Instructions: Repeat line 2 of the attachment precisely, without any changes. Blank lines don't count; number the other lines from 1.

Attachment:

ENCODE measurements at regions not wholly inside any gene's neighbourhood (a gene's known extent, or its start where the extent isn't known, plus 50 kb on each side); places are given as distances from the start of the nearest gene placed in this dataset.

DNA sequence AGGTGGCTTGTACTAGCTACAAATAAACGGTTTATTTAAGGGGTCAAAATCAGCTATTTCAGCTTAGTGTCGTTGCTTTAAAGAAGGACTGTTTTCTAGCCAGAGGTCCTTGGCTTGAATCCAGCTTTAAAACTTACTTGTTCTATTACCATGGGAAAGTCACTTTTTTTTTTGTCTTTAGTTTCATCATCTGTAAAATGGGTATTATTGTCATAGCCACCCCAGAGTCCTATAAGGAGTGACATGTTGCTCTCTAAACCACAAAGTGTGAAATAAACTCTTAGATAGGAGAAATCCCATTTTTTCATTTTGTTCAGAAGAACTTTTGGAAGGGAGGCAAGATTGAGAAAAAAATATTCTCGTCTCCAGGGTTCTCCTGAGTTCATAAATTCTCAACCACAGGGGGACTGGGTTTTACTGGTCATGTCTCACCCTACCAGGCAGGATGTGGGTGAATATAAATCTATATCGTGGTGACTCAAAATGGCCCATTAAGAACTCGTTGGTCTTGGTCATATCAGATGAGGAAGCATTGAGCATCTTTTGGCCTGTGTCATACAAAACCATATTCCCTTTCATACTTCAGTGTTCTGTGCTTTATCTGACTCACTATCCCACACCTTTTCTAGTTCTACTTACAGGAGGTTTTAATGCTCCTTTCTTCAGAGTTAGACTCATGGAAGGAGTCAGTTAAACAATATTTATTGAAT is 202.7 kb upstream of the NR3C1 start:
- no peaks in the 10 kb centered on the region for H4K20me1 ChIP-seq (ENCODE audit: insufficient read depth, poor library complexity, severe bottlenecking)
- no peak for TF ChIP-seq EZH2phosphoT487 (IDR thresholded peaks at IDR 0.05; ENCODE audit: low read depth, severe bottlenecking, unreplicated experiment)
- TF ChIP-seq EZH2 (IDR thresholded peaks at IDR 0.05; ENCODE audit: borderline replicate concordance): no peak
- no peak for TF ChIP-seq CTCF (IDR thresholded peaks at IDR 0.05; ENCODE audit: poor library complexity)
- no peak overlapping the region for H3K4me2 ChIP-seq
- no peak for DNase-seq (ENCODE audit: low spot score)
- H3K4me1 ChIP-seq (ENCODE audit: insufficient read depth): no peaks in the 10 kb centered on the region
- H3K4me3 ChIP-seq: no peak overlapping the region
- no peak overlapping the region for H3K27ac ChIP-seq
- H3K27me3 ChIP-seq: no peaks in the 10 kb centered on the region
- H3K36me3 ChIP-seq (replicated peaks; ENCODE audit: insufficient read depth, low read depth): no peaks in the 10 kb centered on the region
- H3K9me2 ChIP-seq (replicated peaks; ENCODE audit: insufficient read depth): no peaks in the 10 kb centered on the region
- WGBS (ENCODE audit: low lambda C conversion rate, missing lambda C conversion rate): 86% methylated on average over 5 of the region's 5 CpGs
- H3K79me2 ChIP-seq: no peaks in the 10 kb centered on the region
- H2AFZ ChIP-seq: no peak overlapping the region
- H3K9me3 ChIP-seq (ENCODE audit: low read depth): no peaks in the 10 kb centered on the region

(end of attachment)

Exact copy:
DNA sequence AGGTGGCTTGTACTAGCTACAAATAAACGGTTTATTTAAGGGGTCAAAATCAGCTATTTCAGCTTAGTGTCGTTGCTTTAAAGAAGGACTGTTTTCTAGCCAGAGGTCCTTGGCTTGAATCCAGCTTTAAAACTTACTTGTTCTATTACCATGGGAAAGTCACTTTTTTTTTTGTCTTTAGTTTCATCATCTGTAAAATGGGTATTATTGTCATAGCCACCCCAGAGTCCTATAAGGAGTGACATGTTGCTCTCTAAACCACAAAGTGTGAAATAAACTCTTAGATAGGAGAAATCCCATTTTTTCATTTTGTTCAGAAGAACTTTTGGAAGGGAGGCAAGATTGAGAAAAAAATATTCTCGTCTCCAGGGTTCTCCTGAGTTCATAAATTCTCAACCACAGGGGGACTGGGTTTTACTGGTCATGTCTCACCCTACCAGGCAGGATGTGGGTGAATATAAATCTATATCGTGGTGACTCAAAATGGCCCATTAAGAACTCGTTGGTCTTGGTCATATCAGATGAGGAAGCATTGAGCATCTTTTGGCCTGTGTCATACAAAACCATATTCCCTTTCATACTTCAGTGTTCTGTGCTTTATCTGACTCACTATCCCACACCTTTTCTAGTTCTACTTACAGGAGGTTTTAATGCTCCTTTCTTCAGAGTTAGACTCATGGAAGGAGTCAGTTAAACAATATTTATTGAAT is 202.7 kb upstream of the NR3C1 start: